Johannesburg - There’s some good news for consumers next week, the fuel price should come down. Petrol could drop by as much as R1.20 a litre, with diesel costing 80c a litre less.
It’s a small reprieve after the wringer that ordinary South Africans have been put through in recent months. These have not been easy times: spiralling retail prices and the concomitant hiking of the lending rate by the Reserve Bank have tightened the screws on almost everyone.
The one thing that can make a major difference though is the fuel price. Inland cities depend on all their goods being trucked in, in the absence of a functioning rail network. The majority of commuters depend on taxis to get to where they work – or to seek work.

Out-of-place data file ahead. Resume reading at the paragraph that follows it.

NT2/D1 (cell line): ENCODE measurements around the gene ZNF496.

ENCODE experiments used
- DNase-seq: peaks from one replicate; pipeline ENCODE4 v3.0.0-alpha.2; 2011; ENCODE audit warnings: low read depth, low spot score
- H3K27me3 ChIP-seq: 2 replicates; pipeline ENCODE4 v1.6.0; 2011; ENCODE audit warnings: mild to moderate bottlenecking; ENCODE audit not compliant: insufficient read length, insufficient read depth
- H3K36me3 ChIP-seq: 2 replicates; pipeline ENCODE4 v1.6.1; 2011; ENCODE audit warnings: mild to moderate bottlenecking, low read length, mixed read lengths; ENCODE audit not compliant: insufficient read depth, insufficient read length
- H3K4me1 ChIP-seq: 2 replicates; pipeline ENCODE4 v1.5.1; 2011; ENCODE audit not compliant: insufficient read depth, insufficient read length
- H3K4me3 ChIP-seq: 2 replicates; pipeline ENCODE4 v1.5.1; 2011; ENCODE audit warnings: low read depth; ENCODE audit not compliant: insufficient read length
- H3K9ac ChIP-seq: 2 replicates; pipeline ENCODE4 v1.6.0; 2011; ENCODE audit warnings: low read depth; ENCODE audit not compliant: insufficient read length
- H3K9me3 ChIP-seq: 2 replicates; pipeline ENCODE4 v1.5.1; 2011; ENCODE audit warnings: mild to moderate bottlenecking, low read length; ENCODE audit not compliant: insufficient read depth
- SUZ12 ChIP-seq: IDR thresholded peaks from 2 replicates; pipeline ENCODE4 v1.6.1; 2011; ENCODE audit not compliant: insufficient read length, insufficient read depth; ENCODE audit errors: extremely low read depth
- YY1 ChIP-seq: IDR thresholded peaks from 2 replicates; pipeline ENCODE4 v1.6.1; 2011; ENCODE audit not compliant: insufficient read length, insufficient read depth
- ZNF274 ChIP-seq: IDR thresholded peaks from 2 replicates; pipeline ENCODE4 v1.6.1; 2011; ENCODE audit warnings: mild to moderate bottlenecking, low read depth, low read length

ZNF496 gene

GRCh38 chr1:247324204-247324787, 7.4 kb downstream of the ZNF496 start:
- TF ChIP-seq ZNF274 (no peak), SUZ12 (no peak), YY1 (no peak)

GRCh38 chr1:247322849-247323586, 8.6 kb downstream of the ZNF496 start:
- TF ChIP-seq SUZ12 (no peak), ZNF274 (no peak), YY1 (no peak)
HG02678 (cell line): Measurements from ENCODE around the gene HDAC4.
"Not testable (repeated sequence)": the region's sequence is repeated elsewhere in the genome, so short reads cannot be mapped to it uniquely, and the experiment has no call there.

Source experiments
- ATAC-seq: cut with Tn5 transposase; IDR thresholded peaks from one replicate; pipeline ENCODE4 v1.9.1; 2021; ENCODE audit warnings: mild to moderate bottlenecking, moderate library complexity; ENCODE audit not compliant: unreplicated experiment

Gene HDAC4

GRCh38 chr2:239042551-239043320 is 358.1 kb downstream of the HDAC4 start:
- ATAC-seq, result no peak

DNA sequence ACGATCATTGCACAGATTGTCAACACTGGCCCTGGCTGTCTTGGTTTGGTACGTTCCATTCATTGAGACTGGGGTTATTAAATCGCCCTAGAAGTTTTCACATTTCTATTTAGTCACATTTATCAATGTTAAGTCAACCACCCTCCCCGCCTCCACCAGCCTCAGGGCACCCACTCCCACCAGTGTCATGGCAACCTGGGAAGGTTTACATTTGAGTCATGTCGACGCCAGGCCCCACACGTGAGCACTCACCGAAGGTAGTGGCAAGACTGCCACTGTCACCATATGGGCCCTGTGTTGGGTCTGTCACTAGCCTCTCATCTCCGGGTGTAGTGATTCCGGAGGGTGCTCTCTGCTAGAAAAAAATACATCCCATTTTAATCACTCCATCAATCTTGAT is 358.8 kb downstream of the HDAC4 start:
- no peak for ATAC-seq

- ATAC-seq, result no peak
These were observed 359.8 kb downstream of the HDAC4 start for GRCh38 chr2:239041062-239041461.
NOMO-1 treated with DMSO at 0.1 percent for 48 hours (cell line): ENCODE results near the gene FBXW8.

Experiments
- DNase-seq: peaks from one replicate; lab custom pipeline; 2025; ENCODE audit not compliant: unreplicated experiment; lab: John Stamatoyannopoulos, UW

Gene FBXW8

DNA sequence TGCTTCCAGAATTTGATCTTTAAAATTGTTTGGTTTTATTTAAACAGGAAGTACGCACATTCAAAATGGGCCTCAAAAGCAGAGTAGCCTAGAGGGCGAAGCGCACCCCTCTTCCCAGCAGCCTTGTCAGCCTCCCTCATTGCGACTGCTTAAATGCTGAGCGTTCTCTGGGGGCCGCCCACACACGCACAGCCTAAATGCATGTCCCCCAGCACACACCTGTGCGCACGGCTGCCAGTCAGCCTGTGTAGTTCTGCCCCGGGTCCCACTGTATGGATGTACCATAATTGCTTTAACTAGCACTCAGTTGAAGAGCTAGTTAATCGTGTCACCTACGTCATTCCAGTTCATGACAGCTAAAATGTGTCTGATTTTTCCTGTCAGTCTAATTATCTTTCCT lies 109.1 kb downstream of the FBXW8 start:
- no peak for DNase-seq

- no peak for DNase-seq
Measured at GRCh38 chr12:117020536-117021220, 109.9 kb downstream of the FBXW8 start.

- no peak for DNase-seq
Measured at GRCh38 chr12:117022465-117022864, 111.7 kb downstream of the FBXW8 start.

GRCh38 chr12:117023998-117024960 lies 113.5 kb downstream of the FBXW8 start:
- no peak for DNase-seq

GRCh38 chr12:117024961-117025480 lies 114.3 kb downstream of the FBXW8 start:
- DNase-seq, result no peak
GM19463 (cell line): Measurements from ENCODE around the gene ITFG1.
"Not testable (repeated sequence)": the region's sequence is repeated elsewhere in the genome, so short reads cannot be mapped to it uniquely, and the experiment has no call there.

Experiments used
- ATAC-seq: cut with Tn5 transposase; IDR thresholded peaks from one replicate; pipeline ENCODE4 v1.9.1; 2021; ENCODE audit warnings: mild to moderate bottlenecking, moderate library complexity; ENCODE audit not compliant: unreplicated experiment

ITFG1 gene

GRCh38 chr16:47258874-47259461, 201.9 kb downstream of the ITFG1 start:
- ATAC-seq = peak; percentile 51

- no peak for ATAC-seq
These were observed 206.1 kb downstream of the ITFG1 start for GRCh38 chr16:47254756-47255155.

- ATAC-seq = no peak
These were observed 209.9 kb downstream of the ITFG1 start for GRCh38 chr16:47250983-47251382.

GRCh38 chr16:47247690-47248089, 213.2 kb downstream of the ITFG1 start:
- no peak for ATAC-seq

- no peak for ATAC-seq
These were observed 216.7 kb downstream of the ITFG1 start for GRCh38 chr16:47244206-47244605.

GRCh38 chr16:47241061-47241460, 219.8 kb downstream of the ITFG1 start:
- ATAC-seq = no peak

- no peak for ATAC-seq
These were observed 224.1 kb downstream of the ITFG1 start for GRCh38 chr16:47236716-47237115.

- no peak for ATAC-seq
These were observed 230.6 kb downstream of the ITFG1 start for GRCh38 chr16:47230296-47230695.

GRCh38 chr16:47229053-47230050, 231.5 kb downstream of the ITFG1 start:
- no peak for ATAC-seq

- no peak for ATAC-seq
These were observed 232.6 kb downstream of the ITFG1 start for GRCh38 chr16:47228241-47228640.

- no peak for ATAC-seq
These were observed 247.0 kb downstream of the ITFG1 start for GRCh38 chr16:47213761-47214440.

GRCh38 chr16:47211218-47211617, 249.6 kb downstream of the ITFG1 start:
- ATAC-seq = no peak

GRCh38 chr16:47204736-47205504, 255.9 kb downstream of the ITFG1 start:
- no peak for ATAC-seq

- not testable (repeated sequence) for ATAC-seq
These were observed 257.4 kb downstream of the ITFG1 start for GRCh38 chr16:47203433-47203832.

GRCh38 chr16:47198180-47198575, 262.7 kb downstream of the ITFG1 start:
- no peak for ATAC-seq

A rise in the fuel price only has one outcome. We all know this. What we also know is that the fuel price is, literally, fluid. Predicated on the often debilitating duo of oil prices and the rand’s strength against the dollar; it can be a bit of a roller coaster.
Much has been said about the need to review government’s pricing structure; especially the heavy tax burden on South African fuel that makes it more expensive to fill up your car here rather than in Lesotho, eSwatini, Namibia or Botswana – who all get their fuel from us.
Government has started the process of deregulation, but the responsibility doesn’t just lie with it. Instead, we need the retail and the transport sectors to play their part too. They need to share the relief they get when the fuel price goes down ‒ as scrupulously as they share the pain ‒ with the rest of us too.
If they don’t, we are just going to go around in a vicious circle.